Green Roofs have existed for as long as man has here on Planet Earth in one form or fashion.
Today we see the majority of green roof drainage systems created and manufactured from petroleum based chemicals.
Notably, there is a difference in using recycled content in a plastic and reusing the plastic.
Recycling recently has come under varying levels of scrutiny with respect to the morality of low overseas sweat-shop type wages in both the recycling facility and then the low wage, sweat-shop plastics molding facility. Certainly though the idea of recycling plastics is a good idea.
Reusing plastics, on the other hand is quite sustainable. Reusing available materials, as is a focus of the many green building programs, prevents materials from ever reaching the landfill without an additional step of shipping overseas, grinding, melting and re-molding.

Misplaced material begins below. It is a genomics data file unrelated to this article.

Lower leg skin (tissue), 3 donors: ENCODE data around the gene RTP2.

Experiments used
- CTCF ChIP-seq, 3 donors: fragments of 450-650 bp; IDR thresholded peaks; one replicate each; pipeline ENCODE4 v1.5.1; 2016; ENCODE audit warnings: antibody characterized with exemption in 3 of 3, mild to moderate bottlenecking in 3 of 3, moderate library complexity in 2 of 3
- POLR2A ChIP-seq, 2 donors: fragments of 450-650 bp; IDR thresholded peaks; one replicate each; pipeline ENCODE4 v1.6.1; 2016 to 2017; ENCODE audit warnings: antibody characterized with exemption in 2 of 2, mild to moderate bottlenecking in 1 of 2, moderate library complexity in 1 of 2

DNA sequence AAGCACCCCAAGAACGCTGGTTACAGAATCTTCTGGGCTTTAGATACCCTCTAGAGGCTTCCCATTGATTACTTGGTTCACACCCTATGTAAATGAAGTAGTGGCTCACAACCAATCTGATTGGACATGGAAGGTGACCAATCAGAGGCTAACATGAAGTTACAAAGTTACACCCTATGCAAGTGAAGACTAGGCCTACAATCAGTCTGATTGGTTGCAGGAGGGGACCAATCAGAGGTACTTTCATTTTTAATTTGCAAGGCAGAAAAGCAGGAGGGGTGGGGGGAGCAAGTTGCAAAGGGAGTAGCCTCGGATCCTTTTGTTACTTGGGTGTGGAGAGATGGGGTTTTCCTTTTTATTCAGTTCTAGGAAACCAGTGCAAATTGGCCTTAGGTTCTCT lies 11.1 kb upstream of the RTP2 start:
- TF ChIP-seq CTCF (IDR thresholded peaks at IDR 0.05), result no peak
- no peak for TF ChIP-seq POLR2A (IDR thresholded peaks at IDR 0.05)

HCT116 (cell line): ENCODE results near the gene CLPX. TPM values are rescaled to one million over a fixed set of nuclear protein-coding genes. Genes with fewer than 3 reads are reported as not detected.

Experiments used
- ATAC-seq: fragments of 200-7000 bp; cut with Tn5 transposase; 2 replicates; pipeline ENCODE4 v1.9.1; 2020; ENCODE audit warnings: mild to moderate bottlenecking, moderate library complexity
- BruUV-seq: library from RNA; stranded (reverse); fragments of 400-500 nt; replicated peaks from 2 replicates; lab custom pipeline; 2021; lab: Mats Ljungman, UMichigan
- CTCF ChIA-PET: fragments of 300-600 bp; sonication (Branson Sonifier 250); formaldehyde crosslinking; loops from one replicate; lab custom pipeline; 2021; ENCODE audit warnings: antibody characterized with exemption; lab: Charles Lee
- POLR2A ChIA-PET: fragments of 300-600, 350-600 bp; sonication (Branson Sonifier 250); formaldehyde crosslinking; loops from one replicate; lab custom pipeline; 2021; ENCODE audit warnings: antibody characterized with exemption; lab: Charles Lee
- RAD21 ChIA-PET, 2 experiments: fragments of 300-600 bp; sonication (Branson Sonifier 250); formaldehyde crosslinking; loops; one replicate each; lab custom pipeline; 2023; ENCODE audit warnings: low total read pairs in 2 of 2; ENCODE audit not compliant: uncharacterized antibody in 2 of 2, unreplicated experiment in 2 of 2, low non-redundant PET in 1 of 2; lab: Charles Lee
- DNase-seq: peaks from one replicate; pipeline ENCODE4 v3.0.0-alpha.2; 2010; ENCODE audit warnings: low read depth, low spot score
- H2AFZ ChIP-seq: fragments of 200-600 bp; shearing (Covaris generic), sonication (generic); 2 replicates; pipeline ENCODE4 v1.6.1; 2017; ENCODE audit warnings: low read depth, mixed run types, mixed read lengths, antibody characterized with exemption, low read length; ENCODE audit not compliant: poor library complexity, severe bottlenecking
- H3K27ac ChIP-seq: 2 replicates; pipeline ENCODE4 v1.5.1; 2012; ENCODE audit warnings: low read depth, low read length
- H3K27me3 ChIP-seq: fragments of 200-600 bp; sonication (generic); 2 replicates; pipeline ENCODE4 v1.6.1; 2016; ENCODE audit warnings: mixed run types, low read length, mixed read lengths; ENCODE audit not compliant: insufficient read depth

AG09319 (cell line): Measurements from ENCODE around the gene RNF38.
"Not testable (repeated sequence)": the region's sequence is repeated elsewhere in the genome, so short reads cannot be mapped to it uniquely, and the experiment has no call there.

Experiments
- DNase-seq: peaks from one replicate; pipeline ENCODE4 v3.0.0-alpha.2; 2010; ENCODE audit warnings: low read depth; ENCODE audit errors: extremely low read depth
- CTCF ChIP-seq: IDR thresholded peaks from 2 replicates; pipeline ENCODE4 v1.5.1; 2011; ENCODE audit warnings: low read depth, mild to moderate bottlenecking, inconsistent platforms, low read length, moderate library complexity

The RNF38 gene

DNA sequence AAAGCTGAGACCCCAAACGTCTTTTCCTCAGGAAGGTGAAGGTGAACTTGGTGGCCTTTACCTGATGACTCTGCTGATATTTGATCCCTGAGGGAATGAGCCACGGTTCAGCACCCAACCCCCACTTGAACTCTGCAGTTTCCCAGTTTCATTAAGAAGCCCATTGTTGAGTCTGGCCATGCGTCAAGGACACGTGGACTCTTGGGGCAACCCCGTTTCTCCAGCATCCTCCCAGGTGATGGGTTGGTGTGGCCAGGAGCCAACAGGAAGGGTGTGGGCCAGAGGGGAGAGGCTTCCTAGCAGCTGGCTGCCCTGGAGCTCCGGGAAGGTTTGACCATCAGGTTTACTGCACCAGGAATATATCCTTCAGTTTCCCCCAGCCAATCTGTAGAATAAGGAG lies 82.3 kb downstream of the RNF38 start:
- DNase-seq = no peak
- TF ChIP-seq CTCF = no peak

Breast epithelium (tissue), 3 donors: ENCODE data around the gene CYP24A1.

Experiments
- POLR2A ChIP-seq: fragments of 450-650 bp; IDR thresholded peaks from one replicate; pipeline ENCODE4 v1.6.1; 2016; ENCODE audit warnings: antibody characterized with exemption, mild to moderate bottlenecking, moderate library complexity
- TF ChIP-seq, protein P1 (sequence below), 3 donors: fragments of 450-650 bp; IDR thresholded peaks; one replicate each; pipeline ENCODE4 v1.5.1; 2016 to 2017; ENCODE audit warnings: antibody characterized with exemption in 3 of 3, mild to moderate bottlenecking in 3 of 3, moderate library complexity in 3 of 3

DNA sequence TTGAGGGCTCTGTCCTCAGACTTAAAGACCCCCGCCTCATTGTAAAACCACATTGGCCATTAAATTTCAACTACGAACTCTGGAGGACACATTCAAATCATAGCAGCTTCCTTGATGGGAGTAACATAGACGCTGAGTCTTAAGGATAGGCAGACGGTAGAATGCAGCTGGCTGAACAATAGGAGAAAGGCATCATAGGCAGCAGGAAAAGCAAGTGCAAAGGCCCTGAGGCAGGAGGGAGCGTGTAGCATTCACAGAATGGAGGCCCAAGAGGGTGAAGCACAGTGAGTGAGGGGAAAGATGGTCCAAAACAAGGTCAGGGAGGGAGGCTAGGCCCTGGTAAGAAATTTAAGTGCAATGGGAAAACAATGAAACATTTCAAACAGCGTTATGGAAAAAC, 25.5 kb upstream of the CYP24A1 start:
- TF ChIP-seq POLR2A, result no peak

Issues with reusing plastics include; consistency and quality control, The same issues exist with re-ground and re-molded plastics but on a different level - one easier to quantify in technical terms.
Kent Thompson, a Green Roof Professional here in the states commented on the Capitol GreenRoof Discussion board about a demonstration green roof using reused drainage material. Kent writes:
"Currently, I'm building a demonstration roof with upside down nursery flats filled with styrafoam packing peanuts (not the newer biodegrable variety) as the drainage layer. Both of these materials were diverted from the waste stream. I doubled up the flats for extra durability during installation. The flats have several holes drilled in each side and are imperfectly adhered to the waterproof membrane to facilitate drainage. "
I added several thoughts, including;